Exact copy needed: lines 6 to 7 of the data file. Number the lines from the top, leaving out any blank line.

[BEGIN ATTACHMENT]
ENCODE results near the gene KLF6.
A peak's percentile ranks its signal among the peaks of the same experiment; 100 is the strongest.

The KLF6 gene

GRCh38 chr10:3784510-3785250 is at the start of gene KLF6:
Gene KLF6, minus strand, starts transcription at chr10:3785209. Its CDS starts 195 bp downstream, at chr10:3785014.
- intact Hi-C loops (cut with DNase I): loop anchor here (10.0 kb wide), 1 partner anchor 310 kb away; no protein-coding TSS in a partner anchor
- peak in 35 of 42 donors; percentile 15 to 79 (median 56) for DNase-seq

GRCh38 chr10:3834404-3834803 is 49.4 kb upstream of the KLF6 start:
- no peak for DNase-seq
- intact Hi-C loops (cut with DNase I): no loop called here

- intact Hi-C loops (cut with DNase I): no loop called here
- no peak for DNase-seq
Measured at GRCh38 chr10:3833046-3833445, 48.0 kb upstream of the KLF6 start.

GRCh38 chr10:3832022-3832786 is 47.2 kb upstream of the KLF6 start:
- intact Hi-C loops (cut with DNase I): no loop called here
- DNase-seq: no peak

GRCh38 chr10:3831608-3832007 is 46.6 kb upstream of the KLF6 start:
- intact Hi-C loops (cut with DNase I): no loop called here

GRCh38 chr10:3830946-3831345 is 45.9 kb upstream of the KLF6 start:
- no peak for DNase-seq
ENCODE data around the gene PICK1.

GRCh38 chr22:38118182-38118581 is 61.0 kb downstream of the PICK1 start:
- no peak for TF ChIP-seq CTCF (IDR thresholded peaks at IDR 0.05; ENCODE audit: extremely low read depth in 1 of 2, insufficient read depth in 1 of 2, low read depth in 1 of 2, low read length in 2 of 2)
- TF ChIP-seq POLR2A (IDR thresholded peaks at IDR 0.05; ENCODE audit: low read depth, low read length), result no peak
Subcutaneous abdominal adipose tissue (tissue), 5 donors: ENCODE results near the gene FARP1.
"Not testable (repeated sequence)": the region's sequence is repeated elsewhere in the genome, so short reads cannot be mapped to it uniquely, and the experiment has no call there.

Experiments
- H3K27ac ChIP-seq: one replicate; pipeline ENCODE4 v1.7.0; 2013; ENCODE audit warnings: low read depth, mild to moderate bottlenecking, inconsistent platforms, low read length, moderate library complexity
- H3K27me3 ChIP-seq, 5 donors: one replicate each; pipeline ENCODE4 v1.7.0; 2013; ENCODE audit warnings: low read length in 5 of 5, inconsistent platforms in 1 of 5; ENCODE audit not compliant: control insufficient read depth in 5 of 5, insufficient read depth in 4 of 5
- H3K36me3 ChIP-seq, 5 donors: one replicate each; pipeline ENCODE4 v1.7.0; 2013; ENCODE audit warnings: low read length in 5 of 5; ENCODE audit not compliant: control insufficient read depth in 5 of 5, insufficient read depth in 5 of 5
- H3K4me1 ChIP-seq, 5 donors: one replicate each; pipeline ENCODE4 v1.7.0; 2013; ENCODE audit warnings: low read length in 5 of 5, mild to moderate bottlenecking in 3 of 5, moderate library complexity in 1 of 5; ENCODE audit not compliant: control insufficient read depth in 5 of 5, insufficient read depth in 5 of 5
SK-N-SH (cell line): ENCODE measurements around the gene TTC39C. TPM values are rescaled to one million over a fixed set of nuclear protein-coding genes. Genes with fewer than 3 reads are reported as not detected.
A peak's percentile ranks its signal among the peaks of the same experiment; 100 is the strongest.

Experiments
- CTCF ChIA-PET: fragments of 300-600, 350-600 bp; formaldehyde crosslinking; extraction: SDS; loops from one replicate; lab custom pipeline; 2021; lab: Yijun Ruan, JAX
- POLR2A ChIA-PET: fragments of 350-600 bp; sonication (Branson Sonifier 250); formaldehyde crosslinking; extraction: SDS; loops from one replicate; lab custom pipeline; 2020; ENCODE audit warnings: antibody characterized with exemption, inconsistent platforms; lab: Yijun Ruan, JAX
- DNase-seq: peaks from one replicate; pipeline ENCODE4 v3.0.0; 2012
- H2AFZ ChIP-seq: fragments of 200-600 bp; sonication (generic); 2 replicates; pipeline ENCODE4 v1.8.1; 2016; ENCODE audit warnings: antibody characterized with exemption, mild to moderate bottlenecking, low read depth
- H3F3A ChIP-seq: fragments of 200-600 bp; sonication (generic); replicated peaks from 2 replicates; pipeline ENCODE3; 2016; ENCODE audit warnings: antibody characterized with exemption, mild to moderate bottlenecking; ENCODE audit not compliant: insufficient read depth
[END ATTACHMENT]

- intact Hi-C loops (cut with DNase I): loop anchor here (10.0 kb wide), 1 partner anchor 310 kb away; no protein-coding TSS in a partner anchor
- peak in 35 of 42 donors; percentile 15 to 79 (median 56) for DNase-seq